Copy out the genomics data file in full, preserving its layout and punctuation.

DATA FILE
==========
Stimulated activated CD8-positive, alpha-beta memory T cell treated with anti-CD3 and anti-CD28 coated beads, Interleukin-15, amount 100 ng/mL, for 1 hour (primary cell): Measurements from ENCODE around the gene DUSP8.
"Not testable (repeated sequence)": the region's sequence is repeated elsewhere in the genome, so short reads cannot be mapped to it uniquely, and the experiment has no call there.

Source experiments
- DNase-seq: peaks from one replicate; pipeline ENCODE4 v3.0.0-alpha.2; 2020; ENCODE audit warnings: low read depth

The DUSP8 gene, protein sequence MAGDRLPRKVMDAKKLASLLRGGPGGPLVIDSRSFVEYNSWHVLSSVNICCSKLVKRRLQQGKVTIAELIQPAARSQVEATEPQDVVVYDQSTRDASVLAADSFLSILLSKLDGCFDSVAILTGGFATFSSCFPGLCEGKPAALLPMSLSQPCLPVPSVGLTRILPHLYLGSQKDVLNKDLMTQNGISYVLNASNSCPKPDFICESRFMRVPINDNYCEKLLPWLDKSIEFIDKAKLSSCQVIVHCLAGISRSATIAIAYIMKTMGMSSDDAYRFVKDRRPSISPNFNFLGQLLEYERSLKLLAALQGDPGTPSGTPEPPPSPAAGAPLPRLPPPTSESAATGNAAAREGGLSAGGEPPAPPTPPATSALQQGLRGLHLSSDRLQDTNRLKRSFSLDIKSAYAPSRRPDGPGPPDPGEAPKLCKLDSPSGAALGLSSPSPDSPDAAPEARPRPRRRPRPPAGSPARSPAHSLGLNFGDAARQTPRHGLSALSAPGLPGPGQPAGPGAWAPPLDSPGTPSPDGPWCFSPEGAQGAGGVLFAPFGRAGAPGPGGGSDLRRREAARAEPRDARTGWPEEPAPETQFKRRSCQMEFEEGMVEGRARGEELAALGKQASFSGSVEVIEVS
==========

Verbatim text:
Stimulated activated CD8-positive, alpha-beta memory T cell treated with anti-CD3 and anti-CD28 coated beads, Interleukin-15, amount 100 ng/mL, for 1 hour (primary cell): Measurements from ENCODE around the gene DUSP8.
"Not testable (repeated sequence)": the region's sequence is repeated elsewhere in the genome, so short reads cannot be mapped to it uniquely, and the experiment has no call there.

Source experiments
- DNase-seq: peaks from one replicate; pipeline ENCODE4 v3.0.0-alpha.2; 2020; ENCODE audit warnings: low read depth

The DUSP8 gene, protein sequence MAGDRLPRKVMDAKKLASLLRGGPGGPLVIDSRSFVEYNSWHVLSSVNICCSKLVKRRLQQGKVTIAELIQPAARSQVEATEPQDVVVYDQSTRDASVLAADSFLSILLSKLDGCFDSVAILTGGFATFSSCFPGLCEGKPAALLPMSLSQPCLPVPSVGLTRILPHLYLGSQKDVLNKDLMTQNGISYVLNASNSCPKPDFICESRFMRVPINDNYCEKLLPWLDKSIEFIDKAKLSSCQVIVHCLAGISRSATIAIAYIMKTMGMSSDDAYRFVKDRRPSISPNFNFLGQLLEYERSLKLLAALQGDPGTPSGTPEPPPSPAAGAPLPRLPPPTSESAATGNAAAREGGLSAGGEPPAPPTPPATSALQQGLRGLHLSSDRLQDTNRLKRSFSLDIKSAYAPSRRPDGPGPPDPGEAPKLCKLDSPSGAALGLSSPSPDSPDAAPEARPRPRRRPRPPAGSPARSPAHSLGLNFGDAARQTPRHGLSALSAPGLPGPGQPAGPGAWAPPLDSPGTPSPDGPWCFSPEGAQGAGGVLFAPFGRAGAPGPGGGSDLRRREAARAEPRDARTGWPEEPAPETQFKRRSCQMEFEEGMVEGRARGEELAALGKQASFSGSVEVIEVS